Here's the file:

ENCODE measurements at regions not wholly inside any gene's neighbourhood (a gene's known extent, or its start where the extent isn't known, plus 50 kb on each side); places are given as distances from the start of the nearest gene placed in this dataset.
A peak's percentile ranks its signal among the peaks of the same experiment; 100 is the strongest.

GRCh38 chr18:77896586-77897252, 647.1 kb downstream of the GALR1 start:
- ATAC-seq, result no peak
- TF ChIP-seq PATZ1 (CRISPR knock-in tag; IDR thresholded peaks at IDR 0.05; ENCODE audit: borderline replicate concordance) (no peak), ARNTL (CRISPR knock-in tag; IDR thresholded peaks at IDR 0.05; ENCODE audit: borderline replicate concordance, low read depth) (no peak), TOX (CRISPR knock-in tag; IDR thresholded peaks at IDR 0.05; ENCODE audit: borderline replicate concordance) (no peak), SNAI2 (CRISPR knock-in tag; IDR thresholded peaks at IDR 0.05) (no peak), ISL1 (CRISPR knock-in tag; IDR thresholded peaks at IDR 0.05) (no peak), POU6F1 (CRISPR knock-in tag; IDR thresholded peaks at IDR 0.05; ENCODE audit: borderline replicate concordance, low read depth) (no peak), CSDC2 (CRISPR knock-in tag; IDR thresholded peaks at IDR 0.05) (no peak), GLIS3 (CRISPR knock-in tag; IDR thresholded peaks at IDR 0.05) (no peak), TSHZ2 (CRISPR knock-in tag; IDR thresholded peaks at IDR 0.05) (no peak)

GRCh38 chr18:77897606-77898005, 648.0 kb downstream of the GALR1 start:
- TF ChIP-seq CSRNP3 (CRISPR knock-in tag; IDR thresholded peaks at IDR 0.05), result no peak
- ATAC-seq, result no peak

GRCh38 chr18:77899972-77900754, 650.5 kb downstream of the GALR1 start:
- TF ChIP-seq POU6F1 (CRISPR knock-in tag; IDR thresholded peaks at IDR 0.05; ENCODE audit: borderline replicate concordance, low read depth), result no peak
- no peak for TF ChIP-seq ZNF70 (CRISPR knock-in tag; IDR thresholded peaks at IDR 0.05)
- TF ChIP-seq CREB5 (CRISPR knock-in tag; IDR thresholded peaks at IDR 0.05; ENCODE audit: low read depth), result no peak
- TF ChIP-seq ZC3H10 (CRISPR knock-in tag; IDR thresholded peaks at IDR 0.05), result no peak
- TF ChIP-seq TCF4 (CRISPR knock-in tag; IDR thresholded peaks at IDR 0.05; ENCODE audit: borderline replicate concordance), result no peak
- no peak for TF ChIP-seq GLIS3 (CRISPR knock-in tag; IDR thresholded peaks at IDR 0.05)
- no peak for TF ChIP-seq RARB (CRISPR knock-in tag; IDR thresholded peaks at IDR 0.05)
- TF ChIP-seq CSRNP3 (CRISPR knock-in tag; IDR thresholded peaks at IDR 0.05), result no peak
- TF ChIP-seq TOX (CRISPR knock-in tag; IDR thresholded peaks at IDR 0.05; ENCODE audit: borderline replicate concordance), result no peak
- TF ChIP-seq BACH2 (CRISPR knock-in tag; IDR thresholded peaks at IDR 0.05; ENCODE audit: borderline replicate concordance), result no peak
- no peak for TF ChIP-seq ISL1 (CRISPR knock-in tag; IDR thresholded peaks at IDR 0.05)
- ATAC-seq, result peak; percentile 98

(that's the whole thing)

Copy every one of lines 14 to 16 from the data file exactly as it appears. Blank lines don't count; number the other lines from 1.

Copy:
- TF ChIP-seq TCF4 (CRISPR knock-in tag; IDR thresholded peaks at IDR 0.05; ENCODE audit: borderline replicate concordance), result no peak
- no peak for TF ChIP-seq GLIS3 (CRISPR knock-in tag; IDR thresholded peaks at IDR 0.05)
- no peak for TF ChIP-seq RARB (CRISPR knock-in tag; IDR thresholded peaks at IDR 0.05)